16. Call Diversion Immediate (Modification Authorization)
17. Hotline Delay Mod. Auth.(Modification Authorization)

Respondent also found complainant's explanation that the installment was for testing purposes, unmeritorious and unjustified considering that said special features were only deleted upon discovery, two months after their installations. Further, testings, according to the respondent company's rules should only last for one day.[4]
On 28 September 1998, the Labor Arbiter[5] rendered a Decision, the dispositive portion of which reads:
WHEREFORE, premises considered, judgment is hereby rendered ordering the reinstatement of the complainant to his previous position of Computer Assistant M-2 without loss of seniority rights. Furthermore, respondent is hereby ordered to pay to the complainant the amount of FIVE HUNDRED THIRTY SEVEN THOUSAND FOUR HUNDRED TWENTY PESOS (P537,420.00) representing the backwages of the complainant from the time that he was terminated in August 1994 up to the present, minus any possible income earned elsewhere since complainant's dismissal. The equivalent ten (10%) percent attorney's fees of the total award in the amount of P53,742.00 is also granted.

On 29 May 2002, the NLRC rendered a Decision reversing that of the Labor Arbiter, with the following dispositive portion:
WHEREFORE, premises considered, the assailed decision is hereby reversed and set aside. Respondents are adjudged not guilty of illegal dismissal. Accordingly, the award of backwages and attorney's fees is hereby deleted from the decision.

On 15 August 2002, Berbano filed a Motion for Reconsideration, but this was denied by the NLRC in its Resolution dated 29 October 2002.[8]

The Court of Appeals' Ruling

Berbano filed with the Court of Appeals a Petition for Certiorari under Rule 65 of the 1997 Revised Rules of Civil Procedure. On 21 January 2004, the Court of Appeals rendered judgment granting the petition and reversing the NLRC decision. We quote the dispositive portion of the Court of Appeals' decision below.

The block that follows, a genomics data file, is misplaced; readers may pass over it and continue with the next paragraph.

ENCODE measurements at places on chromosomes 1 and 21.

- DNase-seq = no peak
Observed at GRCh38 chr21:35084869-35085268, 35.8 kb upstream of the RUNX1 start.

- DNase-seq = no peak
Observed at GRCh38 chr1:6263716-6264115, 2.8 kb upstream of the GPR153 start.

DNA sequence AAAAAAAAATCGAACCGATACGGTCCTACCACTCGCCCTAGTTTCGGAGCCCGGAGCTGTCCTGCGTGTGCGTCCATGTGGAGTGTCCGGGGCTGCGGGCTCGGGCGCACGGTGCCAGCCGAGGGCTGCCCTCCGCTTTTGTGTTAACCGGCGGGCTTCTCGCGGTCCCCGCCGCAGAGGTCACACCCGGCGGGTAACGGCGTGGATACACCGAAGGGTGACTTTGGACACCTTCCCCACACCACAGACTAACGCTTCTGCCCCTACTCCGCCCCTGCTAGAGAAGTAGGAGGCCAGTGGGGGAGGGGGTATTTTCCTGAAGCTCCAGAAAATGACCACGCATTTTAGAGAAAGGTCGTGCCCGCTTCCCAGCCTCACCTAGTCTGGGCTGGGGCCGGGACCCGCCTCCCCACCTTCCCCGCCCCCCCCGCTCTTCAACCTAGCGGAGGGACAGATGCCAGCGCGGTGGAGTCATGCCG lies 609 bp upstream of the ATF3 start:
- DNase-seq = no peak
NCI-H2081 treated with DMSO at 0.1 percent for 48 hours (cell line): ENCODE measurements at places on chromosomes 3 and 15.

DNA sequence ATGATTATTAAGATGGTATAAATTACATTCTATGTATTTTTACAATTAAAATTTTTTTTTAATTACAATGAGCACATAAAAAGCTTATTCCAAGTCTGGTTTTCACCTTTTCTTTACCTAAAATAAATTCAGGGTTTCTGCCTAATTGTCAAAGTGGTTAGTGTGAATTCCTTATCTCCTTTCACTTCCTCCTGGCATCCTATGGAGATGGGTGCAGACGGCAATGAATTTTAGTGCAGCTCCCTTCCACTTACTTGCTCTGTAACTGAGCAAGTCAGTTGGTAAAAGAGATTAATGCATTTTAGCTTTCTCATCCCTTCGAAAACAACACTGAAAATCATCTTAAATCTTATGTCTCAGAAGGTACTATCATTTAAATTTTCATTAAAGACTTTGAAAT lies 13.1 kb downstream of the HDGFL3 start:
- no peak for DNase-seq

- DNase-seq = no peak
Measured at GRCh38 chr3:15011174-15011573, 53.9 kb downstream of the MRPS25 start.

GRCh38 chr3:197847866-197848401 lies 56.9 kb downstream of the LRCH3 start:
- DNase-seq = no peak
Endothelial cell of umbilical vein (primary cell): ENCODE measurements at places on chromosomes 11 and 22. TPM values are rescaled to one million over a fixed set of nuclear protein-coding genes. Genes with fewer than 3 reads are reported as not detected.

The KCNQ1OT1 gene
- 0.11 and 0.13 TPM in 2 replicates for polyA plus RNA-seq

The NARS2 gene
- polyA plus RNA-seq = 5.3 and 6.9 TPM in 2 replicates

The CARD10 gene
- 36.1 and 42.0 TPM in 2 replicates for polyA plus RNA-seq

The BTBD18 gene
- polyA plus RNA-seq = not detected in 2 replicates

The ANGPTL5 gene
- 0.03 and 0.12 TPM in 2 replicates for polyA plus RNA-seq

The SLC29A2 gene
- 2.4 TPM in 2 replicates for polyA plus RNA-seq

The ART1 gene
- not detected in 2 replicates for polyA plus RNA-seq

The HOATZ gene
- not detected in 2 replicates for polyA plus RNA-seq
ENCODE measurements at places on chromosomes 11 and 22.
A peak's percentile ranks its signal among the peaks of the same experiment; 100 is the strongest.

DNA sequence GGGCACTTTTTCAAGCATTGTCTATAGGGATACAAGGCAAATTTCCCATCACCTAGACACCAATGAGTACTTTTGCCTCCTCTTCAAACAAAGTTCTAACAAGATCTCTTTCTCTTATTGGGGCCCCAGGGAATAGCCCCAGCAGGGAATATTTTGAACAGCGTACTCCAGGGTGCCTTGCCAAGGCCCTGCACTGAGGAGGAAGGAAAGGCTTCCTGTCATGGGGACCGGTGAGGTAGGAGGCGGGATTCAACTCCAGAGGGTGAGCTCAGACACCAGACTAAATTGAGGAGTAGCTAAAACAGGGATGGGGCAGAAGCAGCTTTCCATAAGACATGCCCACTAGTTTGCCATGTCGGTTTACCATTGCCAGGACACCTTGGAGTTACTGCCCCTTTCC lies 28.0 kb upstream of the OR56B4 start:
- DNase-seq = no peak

WHEREFORE, premises considered, the petition is GRANTED. The decision of the public respondent NLRC promulgated on May 29, 2002 is REVERSED and SET ASIDE and the decision dated September 28, 1998 of the Honorable Labor Arbiter Romulus S. Prota[s]io is hereby REINSTATED in all respect. Private respondent PLDT is ordered to pay the backwages to which the petitioner is entitled from January 15, 2003, the date of his dismissal, until his actual reinstatement.

PLDT filed a Motion for Reconsideration, but this was denied by the Court of Appeals in its Resolution of 9 September 2004.[10]

Hence, this appeal.

The Issues

Petitioner PLDT raises the following issues for our consideration:

  1. Whether the Court of Appeals erred in reversing the NLRC decision despite its finding that respondent committed the infraction that caused his dismissal;

  2. Whether the Court of Appeals erred in ordering petitioner to pay respondent backwages and attorney's fees;

  3. Whether respondent Inocencio Berbano, Jr. was denied due process of law; and

  4. Whether the Court of Appeals had jurisdiction over the Petition for Certiorari filed by respondent.

The Court's Ruling

We find the appeal without merit.

On whether the Court of Appeals had jurisdiction
over the Petition for Certiorari filed by respondent

We first consider the issue on jurisdiction raised by petitioner. Petitioner contends that the NLRC Decision dated 29 May 2002 was received by respondent on 29 June 2002; hence, respondent had only ten (10) days, or up to 09 July 2002, to file a motion for reconsideration of the NLRC decision. Without a motion for reconsideration timely filed, the NLRC decision would become final and executory, pursuant to Section 2, paragraphs (a), (b) and (c) of Rule VIII [now Section 14 of Rule VII] of the New Rules of Procedure of the NLRC. Petitioner claims that when respondent filed a motion for reconsideration of the NLRC decision on 15 August 2002, which was beyond the 10-day reglementary period imposed by law, the decision was already final and executory. Consequently, the Court of Appeals had no jurisdiction over the petition for certiorari (assailing the NLRC decision) filed by respondent on 10 February 2003.